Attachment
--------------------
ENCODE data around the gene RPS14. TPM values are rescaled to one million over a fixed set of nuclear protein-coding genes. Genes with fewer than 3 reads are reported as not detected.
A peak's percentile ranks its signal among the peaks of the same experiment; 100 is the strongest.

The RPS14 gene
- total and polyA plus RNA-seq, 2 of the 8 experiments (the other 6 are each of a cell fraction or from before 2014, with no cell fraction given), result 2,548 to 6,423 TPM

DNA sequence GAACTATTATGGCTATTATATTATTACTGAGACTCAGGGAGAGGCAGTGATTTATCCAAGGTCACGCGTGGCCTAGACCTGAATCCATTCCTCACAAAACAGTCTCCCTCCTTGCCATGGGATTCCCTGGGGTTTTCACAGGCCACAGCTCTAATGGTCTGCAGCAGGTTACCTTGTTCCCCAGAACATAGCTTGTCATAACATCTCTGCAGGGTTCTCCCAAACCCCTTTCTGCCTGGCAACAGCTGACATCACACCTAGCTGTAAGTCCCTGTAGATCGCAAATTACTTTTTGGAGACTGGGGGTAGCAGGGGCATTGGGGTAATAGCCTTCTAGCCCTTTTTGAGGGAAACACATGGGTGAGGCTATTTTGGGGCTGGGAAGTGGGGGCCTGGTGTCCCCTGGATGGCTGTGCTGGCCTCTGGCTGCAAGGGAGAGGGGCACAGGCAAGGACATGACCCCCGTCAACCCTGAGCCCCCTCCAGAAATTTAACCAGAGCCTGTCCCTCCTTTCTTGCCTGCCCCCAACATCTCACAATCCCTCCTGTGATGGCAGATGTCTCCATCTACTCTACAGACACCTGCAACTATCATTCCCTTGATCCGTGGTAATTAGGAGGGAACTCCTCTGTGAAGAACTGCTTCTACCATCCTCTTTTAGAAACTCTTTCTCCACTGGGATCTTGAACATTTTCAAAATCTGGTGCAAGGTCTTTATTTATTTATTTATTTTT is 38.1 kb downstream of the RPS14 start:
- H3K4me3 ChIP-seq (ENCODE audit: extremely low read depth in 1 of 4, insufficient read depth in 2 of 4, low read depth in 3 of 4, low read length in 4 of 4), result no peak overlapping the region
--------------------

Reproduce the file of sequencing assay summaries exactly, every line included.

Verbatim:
ENCODE data around the gene RPS14. TPM values are rescaled to one million over a fixed set of nuclear protein-coding genes. Genes with fewer than 3 reads are reported as not detected.
A peak's percentile ranks its signal among the peaks of the same experiment; 100 is the strongest.

The RPS14 gene
- total and polyA plus RNA-seq, 2 of the 8 experiments (the other 6 are each of a cell fraction or from before 2014, with no cell fraction given), result 2,548 to 6,423 TPM

DNA sequence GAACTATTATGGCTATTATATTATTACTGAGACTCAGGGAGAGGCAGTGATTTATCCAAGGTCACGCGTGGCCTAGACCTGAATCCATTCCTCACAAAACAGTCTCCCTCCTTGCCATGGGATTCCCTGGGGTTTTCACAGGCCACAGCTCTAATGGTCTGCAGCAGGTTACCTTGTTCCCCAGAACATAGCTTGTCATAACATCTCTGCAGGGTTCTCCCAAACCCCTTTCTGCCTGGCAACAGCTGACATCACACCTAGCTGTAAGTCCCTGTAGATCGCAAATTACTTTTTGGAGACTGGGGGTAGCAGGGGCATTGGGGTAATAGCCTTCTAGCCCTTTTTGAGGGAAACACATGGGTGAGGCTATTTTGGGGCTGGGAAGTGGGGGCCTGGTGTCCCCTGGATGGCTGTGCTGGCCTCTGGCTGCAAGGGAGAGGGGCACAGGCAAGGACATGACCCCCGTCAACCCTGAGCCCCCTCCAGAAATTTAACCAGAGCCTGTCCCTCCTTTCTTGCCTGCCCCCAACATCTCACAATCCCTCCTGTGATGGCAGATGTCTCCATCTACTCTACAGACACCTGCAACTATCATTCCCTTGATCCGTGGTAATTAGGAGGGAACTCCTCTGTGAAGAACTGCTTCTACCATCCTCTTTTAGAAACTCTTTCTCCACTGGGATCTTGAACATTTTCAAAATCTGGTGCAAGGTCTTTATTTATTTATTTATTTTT is 38.1 kb downstream of the RPS14 start:
- H3K4me3 ChIP-seq (ENCODE audit: extremely low read depth in 1 of 4, insufficient read depth in 2 of 4, low read depth in 3 of 4, low read length in 4 of 4), result no peak overlapping the region